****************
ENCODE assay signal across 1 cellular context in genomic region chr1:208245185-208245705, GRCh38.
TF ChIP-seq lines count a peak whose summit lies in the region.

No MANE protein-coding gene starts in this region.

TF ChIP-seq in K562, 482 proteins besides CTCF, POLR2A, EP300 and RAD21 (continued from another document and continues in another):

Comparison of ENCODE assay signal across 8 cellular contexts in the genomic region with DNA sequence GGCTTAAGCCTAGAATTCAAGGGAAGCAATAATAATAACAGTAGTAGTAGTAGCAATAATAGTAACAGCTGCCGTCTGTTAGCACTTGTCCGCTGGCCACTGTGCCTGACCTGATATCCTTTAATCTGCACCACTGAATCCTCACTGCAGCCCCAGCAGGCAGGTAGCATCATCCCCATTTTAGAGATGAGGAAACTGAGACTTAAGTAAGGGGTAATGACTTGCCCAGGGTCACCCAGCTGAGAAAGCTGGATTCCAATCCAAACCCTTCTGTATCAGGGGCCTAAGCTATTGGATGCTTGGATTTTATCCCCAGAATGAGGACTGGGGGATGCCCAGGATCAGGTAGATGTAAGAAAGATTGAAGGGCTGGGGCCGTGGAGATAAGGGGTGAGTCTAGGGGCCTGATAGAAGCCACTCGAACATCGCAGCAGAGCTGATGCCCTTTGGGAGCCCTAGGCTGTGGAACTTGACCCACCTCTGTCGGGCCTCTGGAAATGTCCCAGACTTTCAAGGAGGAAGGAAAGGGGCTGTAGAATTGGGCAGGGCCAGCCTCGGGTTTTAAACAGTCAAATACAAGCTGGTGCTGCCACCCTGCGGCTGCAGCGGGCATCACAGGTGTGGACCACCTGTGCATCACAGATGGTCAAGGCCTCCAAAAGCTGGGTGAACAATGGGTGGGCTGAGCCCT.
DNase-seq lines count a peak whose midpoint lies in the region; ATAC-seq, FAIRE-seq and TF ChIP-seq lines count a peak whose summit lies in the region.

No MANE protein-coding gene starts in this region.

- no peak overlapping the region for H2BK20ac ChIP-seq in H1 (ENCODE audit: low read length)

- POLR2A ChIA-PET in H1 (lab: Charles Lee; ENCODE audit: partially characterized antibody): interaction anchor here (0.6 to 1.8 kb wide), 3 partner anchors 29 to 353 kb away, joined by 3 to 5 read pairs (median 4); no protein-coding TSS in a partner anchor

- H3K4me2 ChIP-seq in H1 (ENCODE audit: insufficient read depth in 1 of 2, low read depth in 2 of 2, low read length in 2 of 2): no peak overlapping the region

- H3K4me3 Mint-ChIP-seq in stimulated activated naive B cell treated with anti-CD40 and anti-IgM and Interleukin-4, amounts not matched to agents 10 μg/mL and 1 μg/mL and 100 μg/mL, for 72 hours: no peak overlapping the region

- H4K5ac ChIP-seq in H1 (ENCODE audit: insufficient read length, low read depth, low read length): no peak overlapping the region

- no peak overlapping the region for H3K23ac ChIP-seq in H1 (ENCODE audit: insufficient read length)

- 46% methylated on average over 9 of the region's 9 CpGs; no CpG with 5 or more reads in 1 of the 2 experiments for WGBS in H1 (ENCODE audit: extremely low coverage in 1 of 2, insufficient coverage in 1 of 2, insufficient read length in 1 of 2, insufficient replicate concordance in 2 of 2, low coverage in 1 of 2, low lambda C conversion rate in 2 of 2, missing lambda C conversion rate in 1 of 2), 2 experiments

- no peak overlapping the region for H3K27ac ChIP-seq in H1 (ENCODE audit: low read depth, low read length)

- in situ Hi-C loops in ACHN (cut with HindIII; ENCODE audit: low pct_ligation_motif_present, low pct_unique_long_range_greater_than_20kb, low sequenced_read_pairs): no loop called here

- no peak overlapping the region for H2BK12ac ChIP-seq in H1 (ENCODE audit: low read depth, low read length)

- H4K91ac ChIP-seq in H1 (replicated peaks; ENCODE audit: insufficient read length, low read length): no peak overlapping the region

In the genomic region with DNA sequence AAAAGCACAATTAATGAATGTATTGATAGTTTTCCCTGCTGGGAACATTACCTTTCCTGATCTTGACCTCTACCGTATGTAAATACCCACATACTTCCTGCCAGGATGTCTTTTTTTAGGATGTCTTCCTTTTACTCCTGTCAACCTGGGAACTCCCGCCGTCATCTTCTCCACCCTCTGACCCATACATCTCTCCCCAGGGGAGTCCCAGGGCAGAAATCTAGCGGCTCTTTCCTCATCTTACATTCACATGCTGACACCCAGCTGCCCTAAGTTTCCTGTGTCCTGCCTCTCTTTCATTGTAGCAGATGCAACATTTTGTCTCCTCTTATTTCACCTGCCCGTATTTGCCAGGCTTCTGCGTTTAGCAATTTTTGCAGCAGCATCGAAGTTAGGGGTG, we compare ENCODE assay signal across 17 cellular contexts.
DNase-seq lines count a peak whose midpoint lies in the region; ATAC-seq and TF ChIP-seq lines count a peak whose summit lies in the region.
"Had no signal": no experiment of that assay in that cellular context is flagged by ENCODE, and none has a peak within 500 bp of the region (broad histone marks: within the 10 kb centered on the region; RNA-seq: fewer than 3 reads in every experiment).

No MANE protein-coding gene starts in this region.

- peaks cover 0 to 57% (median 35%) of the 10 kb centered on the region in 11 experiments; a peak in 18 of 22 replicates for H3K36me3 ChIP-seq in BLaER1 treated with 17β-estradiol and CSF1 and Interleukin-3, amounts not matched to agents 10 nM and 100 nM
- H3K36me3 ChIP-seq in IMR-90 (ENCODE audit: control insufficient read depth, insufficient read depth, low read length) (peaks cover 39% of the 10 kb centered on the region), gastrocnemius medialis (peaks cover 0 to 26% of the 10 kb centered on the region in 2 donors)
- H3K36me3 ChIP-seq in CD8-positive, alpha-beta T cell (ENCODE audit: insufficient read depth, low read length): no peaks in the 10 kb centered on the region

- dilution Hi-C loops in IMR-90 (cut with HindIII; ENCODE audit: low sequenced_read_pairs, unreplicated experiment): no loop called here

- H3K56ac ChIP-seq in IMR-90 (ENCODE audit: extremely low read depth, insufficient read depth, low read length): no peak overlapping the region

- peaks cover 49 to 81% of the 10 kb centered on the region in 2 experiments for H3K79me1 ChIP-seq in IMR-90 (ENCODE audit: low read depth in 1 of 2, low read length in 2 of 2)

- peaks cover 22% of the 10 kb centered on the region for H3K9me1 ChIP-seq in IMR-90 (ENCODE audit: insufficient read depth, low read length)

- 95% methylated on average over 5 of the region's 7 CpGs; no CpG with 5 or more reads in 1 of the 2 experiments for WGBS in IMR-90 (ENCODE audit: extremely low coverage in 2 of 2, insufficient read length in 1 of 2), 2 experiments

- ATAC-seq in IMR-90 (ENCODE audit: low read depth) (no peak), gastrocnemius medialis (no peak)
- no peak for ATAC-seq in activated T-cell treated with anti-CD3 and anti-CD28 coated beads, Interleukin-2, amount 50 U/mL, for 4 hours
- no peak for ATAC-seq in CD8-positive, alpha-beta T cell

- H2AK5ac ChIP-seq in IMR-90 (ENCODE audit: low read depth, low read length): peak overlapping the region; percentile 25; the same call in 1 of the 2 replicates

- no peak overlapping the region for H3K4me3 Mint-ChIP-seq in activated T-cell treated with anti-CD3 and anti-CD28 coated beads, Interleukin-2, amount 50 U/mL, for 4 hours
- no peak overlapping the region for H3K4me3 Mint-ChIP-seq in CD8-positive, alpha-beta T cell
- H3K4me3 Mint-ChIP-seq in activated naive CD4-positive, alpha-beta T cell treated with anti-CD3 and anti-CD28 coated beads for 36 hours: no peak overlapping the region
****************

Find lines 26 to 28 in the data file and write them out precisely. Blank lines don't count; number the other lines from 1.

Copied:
- dilution Hi-C loops in IMR-90 (cut with HindIII; ENCODE audit: low sequenced_read_pairs, unreplicated experiment): no loop called here

- H3K56ac ChIP-seq in IMR-90 (ENCODE audit: extremely low read depth, insufficient read depth, low read length): no peak overlapping the region

- peaks cover 49 to 81% of the 10 kb centered on the region in 2 experiments for H3K79me1 ChIP-seq in IMR-90 (ENCODE audit: low read depth in 1 of 2, low read length in 2 of 2)